But the Kennel Club ignores the current unrest at its peril. It presents the perfect opportunity to destabilise the Club, which may trigger a stronger revolt among the wider dog fraternity.

Would that matter? Should we lose any sleep over the possible demise 
of the Kennel Club? In truth, I doubt the folding of the Kennel Club will ever happen, but the Club ignores 
the current unrest at its peril.

Labradoodle gundog

So-called designer dogs, like this Labradoodle, can now be registered with the Kennel Club


If the powers that control Clarges Street fail to acknowledge the need to prioritise major changes to placate the deeply felt concerns many of us have about the way this organisation is 
run, it will be usurped by renegade groups offering a registration service and little else.

While the driving force for change within the Club is being spearheaded by exhibitors and breeders involved in pedigree dog showing, our own world of field trials has not been without controversy.

Amy Bates, who runs Levenghyl Labradors with her husband Peter, has long been voicing her serious concerns over several issues relating to field trials — a sport over which the Kennel Club has total control.

I, too, have publicly expressed my own worries on other matters relating to the influence the current field trial system is having on working Labradors in general. This is something the Kennel Club should have recognised a long time ago.

Mistreating dogs?

In The Times of 3 June, 
a headline stated “Trainers hit and 
bite gundogs, but Kennel Club turns ‘blind eye’”. The article claimed that the Kennel Club was failing to control the mistreatment of dogs being trained for field trials and accused 
it of ignoring the “entrenched 
practice of using violence to 
‘break’ or reprimand dogs”.

Bernadette Restorick resigned
 in March as secretary of the Utility Gundog Society of Kent and Sussex and gave the reasons for her resignation in the article. She said 
that despite her complaints made 
to the Kennel Club, it had adopted 
the “ostrich position”. Mrs Restorick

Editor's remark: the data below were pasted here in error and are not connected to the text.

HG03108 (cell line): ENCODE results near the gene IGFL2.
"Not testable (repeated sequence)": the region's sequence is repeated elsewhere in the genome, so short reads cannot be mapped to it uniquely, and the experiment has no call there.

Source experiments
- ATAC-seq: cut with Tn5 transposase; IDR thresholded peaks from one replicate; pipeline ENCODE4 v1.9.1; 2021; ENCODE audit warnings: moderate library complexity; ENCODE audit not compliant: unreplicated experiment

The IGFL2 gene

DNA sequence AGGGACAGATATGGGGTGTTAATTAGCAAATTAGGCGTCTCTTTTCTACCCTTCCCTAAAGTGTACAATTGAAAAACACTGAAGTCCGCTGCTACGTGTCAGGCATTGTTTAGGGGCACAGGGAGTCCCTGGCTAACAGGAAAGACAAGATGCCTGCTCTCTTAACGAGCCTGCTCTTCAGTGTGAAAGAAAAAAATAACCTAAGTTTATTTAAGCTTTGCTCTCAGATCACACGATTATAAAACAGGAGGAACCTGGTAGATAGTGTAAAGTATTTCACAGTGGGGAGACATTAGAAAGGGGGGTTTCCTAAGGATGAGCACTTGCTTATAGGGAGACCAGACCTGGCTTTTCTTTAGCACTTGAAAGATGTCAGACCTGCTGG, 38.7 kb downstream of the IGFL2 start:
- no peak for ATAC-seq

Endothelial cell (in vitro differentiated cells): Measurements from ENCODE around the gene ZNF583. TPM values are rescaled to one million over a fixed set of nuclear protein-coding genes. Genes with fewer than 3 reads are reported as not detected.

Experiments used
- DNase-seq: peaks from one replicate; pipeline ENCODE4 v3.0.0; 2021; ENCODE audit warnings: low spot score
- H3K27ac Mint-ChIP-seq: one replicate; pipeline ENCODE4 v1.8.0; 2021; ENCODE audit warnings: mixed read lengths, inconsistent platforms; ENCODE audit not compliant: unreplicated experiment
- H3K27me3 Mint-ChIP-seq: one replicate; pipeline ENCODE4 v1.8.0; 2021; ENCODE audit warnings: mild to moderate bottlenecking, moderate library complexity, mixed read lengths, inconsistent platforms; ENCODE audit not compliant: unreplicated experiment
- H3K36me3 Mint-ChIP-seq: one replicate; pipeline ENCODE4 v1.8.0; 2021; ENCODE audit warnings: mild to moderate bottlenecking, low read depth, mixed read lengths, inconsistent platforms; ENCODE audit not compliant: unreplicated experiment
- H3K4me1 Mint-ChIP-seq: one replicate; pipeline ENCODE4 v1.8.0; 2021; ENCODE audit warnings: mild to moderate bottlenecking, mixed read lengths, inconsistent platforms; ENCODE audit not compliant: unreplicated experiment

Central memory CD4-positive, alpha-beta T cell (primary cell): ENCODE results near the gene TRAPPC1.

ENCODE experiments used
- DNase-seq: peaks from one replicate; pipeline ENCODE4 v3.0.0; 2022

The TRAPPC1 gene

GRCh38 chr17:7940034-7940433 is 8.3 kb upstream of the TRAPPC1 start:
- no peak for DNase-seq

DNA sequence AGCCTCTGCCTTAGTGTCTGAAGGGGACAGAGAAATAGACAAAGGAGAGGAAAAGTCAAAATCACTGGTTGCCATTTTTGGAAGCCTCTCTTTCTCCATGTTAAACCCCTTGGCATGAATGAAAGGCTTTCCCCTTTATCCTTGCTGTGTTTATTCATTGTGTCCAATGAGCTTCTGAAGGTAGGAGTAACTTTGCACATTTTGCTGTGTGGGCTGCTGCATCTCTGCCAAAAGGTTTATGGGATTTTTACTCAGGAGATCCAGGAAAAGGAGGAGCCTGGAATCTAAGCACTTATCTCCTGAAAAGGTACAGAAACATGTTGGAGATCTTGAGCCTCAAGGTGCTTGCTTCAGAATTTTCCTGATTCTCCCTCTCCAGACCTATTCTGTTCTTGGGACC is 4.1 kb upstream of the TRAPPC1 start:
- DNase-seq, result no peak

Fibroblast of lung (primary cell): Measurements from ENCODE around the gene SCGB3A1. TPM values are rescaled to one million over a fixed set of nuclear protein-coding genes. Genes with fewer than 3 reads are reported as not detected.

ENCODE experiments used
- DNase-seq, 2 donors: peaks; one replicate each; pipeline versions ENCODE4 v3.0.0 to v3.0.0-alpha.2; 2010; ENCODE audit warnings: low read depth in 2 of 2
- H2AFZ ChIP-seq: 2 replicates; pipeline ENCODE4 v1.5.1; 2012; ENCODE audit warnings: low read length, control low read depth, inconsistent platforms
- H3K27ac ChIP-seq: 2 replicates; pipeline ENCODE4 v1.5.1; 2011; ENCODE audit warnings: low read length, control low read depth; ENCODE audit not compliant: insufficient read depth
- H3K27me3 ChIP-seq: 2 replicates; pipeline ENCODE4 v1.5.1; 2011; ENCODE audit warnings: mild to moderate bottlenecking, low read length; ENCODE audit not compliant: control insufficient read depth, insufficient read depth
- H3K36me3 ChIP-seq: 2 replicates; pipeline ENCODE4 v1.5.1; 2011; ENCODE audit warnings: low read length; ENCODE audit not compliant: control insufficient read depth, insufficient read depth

has since written to HM the Queen 
— patron of the Kennel Club — to 
state her concerns.

In a statement to The Times the Kennel Club said: “While we cannot comment on specific cases, the Kennel Club is wholeheartedly committed to the welfare of dogs. [We take] any accusations of animal cruelty seriously and will deal with any complaint or report of an incident at any Kennel Club-licensed event. Complaints of harsh handling are 
a serious matter.”

These are some of the fundamental issues over which the Kennel Club should be acting, but its apparent failure to tackle concerns of genuine, caring people is fuelling a growing dissatisfaction within an organisation that claims in its 2018 annual report to have a mission “to improve the health and welfare of dogs”.

Pedigree Labrador puppies contribute a major slice of the £12million annual income from registrations. Responsible breeders only breed litters from health-tested parents and the subsequent puppies are registered with the Kennel Club 
at a cost of £17 per puppy.

But the only criterion required to register a puppy is that both the sire and dam are Kennel Club-registered. It means that anyone can breed from parents that have had no health checks at all. The Club makes no secret of the fact that it registers puppies of Labradors from commercial breeders.


But the dog world at large does need a professionally run, totally transparent organisation to oversee its day-to-day business. We need the Kennel Club — but it has to change.

Who knows what the outcome 
will be from the inevitable public scrutiny of the Kennel Club’s top brass? Organisations such as the Kennel Club are cleverly set up to survive these crises but it will be 
a crying shame if the phoenix that rises in Clarges Street doesn’t get its act together and start listening to those who have the health and welfare of dogs at heart.